Kang traces the monies, establishing that the government's claim, via the Ministry of Knowledge Economy, that "nearly 50 billion won in taxpayer money had been spent to finance the construction of nine international schools between 2003 and 2009" is a lowball figure. When real estate considerations are included, the figure rises considerably. Or does it?
Just one school, according to Kang, the Yongsan International School-Seoul, was "provided" in addition to 13 billion won, some 48 billion worth of land. Provided turns out to be a key weasel-word, as a visit to the YIS-S website indicates the school does not own the property (and is non-profit):
In June 2006, the school was selected by the Korea Foreign Schools Foundation to serve as the operator of a newly constructed, state-of-the-art school facility located in Hannam-dong. [emphasis mine]
So, actually, Mr Kang, we need to add that 48 bil back to the bottom line, and do some calculations about the lost revenue relative to other uses. But, let's move on ...
Whether such a huge sum of taxpayer money has served to attract more foreign investors or not is a big question.Since the only reason Korea needs high-quality, modern, English-language education is to educate the children of weygookin CEOs.
But it’s a tall task to answer the question because foreign schools are reluctant to provide key information needed to measure the impact they have had on attracting overseas investment.I mean, they have this in an Excel spreadsheet on the secretary's computer, but no one knows the damn password. It used to be Sparky, her dog, but she changed it after Gloria the Registrar put the Chippendale Dancers for her desktop picture as a joke.
A research team, commissioned by the Ministry of Knowledge Economy, sought to find how many schools are educating children of foreign investors over the past years, but failed as they refused to provide the team with information.Yep, no one provided any data on this, so Kang had to make up the following statistics he provided in the article:
Still, the research paper found that most of the foreign schools are crowded with “Korean students.”
According to the paper, 34 percent of YISS students were students with foreign citizenship as of last year. GSIS has 107 foreign students and 432 Korean students.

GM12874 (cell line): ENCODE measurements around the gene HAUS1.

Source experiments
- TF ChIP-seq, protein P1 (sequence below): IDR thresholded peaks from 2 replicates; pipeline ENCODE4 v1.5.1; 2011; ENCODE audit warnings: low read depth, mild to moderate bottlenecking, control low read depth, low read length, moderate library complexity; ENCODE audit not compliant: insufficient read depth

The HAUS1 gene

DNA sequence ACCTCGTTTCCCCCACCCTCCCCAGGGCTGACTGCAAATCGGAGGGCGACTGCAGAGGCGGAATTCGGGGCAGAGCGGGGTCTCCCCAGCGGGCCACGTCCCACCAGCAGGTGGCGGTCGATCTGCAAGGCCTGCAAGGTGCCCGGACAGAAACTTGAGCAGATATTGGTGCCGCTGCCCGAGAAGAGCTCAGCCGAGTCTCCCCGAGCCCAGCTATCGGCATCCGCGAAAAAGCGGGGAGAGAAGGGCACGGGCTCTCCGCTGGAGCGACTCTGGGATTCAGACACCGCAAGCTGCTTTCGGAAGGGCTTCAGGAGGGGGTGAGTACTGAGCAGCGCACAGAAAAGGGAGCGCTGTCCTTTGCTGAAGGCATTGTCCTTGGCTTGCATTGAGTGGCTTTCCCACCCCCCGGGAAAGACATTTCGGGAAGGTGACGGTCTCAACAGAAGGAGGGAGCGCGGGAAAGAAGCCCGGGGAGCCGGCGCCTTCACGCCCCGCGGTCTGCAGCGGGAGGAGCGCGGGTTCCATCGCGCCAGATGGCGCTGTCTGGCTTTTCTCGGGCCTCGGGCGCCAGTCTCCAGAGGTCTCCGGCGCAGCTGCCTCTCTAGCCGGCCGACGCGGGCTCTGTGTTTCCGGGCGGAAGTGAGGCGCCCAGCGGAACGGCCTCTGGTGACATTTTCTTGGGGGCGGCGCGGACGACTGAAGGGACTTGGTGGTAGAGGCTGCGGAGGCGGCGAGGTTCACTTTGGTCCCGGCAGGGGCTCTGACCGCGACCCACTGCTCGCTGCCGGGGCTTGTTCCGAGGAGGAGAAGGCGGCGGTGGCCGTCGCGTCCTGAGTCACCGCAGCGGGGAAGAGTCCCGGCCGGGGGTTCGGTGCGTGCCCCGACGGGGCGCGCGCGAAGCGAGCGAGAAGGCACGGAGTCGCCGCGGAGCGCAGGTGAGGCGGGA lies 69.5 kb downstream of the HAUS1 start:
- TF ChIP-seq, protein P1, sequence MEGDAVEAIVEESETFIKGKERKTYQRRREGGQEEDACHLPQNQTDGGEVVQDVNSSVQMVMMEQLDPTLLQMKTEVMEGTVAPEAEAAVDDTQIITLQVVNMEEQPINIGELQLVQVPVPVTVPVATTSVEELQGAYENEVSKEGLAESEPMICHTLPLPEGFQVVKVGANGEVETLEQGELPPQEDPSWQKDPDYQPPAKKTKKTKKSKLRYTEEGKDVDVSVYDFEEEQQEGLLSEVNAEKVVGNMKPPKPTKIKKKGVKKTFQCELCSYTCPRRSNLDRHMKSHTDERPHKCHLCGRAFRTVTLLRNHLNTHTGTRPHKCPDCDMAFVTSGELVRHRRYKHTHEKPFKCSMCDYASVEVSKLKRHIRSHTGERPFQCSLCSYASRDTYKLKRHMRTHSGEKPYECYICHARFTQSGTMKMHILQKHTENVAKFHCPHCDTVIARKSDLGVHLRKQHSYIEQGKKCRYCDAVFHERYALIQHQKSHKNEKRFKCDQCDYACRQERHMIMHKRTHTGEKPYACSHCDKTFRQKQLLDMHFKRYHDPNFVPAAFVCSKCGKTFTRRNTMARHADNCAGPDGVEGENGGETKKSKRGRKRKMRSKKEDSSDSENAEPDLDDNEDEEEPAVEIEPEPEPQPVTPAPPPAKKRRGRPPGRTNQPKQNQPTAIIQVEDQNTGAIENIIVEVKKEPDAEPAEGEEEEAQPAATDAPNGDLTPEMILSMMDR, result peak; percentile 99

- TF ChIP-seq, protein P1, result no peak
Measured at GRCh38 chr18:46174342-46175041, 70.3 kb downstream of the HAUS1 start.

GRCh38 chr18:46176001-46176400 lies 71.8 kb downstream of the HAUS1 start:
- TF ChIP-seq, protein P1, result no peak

It also said that fewer than 10 percent of the total are foreign students at the Korea International School (KIS).
Hmmm. Let me look at this that you have written again, Mr Kang. So, your complaint is that Korean taxpayer money is being spent on these foreign schools when a mere 70 percent of the students benefitting from these programs are actual Koreans? Do I have that right? Instead of being outraged over 50 billion won, you should outraged about 14 bil?
But that point, valid as it is, is not my real objection to Mr Kang's "reportage". Early on in the "news article" he makes the kind of statement an editorial writer might make--and get pilloried for in most countries: the idea that our governments should treat us differently based on national origin or race or gender or sexual orientation.
It is one thing, a quite acceptable one, to question your government's policies, choices and expenditures--I am quite impressed with Korea's democratic ways. On the other hand, for a "professional journalist" to start with a bias against a policy, refuse to visit readily accessible webpages, fail to recognise the impossiblity of a school's ability to quantify it's value of foreign investment--that is not acceptable. Especially when one answer to to the "For What?" question is "over 70% participation"!
On the other hand, back in the US, the "Tea Party" asks Why are my taxes so high? when for almost everyone, taxes are lower than they have been in living memory. The highest marginal tax rate under Republican Dwight Eisenhower was 92%. Of course, you got more for your money back then.